Finally, using MALDI–MS imaging of lung tissue from Tgε26 mice infected with C. neoformans WT we observed that SM 16:0 is found in the immunocompromised mouse lung similarly as in the immunocompetent lung, suggesting that NK and/or T cells are not necessary to produce a basal level of SM 16:0. When the lungs were infected with C. neoformans though, we found that SM 16:0 was elevated only at day 12 of the infection and its overall distribution was much less organized in the immunocompromised compared to the immunocompetent host, suggesting that T and/or NK cells may have a role in activating SMS in the lung, and coordinating the SMS response of neutrophils against C. neoformans, especially when the infection progresses. It has been suggested that sphingolipid-rich microdomains form platforms for the regulation and transduction of T cell receptors which cluster at the center of the T cell-antigen presenting cell interface during T cell activation. T cell clustering was shown to be impaired in an SMS knockdown cell line (Jurkat-SMS1/kd), indicating that SM and hence SMS may be important for full T cell activation (Jin et al., 2008b), and in the case where T cells are lacking, SMS will be somewhat impaired as one of its regulatory functions will be curtailed.
In conclusion, we have shown that pre-incubation of live but not heat-killed C. neoformans inhibits further killing activity of ACFs. Neither the presence of C. neoformans nor the capsule size has any effect on neutrophil viability but melanin confers resistance to C. neoformans against neutrophil killing. Finally SMS activation in neutrophils may be independent of T cell and/or NK cells activation.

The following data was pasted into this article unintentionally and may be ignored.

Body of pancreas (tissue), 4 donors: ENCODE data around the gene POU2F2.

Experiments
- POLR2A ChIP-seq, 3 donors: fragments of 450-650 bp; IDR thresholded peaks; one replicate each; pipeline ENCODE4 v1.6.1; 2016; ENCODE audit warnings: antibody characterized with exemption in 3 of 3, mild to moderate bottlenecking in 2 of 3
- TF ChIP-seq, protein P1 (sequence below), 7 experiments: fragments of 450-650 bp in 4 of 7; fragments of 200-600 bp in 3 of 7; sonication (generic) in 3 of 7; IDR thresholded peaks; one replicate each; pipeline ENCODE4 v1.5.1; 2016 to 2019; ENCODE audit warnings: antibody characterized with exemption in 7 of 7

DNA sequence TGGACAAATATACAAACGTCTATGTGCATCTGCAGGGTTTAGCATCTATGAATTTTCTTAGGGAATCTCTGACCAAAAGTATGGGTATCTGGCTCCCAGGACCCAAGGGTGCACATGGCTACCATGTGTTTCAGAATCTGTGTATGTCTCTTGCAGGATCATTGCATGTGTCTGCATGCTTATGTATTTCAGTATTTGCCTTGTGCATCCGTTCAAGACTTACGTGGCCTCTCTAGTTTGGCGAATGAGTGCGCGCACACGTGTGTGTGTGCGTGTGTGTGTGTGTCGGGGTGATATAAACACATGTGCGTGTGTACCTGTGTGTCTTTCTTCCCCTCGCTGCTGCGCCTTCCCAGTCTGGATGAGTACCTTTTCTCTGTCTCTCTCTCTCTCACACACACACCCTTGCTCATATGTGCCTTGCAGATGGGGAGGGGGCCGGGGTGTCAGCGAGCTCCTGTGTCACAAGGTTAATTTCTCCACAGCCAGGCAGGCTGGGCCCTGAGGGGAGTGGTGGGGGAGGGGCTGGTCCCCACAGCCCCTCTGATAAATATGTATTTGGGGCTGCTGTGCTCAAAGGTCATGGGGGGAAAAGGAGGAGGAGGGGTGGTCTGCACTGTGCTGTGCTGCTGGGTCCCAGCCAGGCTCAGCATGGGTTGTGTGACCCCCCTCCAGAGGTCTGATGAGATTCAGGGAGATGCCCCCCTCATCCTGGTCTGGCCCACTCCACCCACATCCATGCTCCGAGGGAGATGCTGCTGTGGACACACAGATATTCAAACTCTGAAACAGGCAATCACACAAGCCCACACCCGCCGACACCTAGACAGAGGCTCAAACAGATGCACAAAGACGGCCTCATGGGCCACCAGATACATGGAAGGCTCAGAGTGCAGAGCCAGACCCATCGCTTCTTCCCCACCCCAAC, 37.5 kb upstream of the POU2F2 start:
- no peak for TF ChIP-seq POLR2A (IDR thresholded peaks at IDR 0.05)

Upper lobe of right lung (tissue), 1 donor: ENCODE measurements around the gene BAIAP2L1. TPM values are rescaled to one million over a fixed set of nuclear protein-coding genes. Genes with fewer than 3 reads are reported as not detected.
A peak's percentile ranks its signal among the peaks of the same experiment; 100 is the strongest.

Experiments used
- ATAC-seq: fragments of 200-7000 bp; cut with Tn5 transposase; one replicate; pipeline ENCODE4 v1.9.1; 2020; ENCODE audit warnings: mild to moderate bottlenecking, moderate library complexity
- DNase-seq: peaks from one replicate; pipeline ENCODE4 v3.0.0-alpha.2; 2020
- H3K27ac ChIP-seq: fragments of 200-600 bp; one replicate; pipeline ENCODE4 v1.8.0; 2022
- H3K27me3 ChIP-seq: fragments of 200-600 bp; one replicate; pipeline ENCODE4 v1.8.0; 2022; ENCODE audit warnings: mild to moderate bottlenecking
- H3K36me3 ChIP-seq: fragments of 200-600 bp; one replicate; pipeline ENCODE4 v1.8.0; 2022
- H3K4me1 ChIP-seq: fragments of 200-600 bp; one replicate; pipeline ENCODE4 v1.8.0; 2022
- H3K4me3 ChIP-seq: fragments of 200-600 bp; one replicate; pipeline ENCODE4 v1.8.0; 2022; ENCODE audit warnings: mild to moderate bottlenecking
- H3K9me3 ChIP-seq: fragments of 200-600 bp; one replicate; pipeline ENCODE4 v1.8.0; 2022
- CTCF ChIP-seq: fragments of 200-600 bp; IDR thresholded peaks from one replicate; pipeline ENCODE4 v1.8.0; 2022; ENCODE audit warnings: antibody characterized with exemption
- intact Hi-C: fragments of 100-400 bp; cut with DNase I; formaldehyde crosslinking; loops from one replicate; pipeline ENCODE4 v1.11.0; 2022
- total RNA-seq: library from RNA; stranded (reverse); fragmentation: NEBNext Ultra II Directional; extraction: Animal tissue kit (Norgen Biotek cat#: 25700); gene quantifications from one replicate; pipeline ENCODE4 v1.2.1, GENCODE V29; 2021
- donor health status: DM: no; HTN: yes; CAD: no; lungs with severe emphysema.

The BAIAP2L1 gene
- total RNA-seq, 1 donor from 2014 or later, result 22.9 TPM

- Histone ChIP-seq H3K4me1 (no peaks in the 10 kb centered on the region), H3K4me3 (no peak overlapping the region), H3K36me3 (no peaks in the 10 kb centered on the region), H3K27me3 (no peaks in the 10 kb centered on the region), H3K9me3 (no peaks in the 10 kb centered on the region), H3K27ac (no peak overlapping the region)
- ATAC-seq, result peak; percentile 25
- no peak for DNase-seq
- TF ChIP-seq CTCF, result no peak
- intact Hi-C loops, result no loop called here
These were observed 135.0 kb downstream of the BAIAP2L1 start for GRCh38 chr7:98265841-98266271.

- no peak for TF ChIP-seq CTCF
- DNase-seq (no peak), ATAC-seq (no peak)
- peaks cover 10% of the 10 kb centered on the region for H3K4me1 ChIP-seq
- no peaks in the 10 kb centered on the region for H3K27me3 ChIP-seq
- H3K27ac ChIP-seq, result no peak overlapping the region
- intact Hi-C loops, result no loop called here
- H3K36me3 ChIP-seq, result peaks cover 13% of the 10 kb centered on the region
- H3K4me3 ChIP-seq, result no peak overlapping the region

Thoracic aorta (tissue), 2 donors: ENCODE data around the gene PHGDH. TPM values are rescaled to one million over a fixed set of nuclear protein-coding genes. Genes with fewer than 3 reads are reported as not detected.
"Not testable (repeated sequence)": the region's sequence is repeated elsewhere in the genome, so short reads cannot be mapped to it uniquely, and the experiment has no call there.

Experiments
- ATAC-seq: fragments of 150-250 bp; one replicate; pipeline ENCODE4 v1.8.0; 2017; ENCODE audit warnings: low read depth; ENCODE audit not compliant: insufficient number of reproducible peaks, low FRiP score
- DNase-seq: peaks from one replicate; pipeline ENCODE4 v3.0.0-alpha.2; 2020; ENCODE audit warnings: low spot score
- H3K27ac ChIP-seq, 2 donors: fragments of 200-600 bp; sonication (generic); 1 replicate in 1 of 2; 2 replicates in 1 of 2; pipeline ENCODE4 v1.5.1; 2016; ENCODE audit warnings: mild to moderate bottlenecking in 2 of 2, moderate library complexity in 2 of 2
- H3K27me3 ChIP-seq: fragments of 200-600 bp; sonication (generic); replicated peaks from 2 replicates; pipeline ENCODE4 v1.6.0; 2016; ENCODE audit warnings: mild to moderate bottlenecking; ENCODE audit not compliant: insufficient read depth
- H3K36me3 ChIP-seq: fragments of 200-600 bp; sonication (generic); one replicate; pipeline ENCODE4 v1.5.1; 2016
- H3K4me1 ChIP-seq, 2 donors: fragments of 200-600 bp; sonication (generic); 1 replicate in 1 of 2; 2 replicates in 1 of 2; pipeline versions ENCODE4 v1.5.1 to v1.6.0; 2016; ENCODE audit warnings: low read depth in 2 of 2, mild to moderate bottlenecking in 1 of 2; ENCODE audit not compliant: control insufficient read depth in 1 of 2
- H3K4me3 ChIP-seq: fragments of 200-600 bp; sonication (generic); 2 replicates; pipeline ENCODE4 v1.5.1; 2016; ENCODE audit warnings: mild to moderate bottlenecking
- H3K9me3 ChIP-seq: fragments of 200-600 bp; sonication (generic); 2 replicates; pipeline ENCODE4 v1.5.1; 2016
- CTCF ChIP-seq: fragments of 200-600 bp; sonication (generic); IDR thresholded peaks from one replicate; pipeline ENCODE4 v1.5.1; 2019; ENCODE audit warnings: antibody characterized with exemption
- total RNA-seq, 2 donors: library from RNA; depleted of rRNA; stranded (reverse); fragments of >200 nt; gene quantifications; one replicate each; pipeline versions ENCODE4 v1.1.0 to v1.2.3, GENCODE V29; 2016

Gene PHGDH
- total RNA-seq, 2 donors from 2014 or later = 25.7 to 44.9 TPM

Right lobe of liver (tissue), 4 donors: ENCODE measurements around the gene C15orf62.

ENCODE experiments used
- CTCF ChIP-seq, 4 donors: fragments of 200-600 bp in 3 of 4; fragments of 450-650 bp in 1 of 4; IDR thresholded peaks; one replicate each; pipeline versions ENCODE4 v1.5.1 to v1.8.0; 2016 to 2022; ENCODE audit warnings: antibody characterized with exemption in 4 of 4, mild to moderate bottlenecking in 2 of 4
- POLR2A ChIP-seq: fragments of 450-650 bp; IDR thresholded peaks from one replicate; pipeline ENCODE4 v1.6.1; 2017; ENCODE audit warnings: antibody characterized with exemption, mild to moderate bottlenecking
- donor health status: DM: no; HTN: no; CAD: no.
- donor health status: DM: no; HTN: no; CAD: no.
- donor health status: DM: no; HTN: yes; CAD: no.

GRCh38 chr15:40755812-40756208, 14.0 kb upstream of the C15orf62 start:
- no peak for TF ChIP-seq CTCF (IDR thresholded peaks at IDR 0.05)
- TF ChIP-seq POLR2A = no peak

Conflict of Interest Statement
The authors declare that the research was conducted in the absence of any commercial or financial relationships that could be construed as a potential conflict of interest.
We are grateful to the Lipidomics Core facility for sphingolipid analysis. This work was supported in part by the Burroughs Welcome Fund, in part by Grants AI56168, AI78493, AI87541, and AI71142 (to Maurizio Del Poeta) from the National Institute of Health, in part by RR17677 Project 2 (to Maurizio Del Poeta) from the Centers of Biomedical Research Excellence Program of the National Center for Research Resources, in part by NIH C06 RR015455 from the Extramural Research Facilities Program of the National Center for Research Resources. Dr. Maurizio Del Poeta is a Burroughs Wellcome New Investigator in the Pathogenesis of Infectious Diseases.
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Keywords: neutrophils, sphingolipid, sphingomyelin, immunodeficient mice, fungal infection, Cryptococcus neoformans
Citation: Qureshi A, Grey A, Rose KL, Schey KL and Del Poeta M (2011) Cryptococcus neoformans modulates extracellular killing by neutrophils. Front. Microbio. 2:193. doi: 10.3389/fmicb.2011.00193
Received: 19 July 2011;
Paper pending published: 05 August 2011;
Accepted: 31 August 2011; Published online: 21 September 2011.
Edited by:Vishnu Chaturvedi, Wadsworth Center, USA
Reviewed by:Oscar Zaragoza, Instituto de Salud Carlos III, Spain
Marcio Rodrigues, Federal University of Rio de Janeiro, Brazil
Copyright: © 2011 Qureshi, Grey, Rose, Schey and Del Poeta. This is an open-access article subject to a non-exclusive license between the authors and Frontiers Media SA, which permits use, distribution and reproduction in other forums, provided the original authors and source are credited and other Frontiers conditions are complied with.
*Correspondence: Maurizio Del Poeta, Department of Biochemistry and Molecular Biology, Medical University of South Carolina, 173 Ashley Avenue, BSB 512A, Charleston, SC 29425, USA. e-mail: firstname.lastname@example.org